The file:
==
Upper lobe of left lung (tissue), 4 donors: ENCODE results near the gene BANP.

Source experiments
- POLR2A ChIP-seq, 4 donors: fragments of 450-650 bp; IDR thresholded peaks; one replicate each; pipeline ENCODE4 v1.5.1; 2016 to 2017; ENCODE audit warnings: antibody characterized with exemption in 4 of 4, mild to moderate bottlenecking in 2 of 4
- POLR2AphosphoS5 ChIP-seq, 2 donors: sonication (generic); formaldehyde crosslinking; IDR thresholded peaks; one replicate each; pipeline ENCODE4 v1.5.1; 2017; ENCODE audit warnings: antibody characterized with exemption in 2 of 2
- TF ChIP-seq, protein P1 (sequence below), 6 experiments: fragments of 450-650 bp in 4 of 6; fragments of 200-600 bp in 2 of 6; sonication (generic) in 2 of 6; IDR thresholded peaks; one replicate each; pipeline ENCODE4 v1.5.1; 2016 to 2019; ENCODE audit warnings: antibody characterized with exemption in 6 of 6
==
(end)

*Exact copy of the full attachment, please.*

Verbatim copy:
Upper lobe of left lung (tissue), 4 donors: ENCODE results near the gene BANP.

Source experiments
- POLR2A ChIP-seq, 4 donors: fragments of 450-650 bp; IDR thresholded peaks; one replicate each; pipeline ENCODE4 v1.5.1; 2016 to 2017; ENCODE audit warnings: antibody characterized with exemption in 4 of 4, mild to moderate bottlenecking in 2 of 4
- POLR2AphosphoS5 ChIP-seq, 2 donors: sonication (generic); formaldehyde crosslinking; IDR thresholded peaks; one replicate each; pipeline ENCODE4 v1.5.1; 2017; ENCODE audit warnings: antibody characterized with exemption in 2 of 2
- TF ChIP-seq, protein P1 (sequence below), 6 experiments: fragments of 450-650 bp in 4 of 6; fragments of 200-600 bp in 2 of 6; sonication (generic) in 2 of 6; IDR thresholded peaks; one replicate each; pipeline ENCODE4 v1.5.1; 2016 to 2019; ENCODE audit warnings: antibody characterized with exemption in 6 of 6